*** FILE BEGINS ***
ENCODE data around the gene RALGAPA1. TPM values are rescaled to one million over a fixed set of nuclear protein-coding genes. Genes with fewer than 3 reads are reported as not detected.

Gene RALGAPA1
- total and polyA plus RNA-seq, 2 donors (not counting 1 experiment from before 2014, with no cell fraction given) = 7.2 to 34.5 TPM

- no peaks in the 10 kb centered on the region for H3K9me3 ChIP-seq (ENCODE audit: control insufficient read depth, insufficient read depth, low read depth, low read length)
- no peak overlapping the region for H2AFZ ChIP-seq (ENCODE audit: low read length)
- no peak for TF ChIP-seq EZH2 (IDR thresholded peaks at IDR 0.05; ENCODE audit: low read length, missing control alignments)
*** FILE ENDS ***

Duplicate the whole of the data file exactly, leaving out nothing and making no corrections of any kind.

ENCODE data around the gene RALGAPA1. TPM values are rescaled to one million over a fixed set of nuclear protein-coding genes. Genes with fewer than 3 reads are reported as not detected.

Gene RALGAPA1
- total and polyA plus RNA-seq, 2 donors (not counting 1 experiment from before 2014, with no cell fraction given) = 7.2 to 34.5 TPM

- no peaks in the 10 kb centered on the region for H3K9me3 ChIP-seq (ENCODE audit: control insufficient read depth, insufficient read depth, low read depth, low read length)
- no peak overlapping the region for H2AFZ ChIP-seq (ENCODE audit: low read length)
- no peak for TF ChIP-seq EZH2 (IDR thresholded peaks at IDR 0.05; ENCODE audit: low read length, missing control alignments)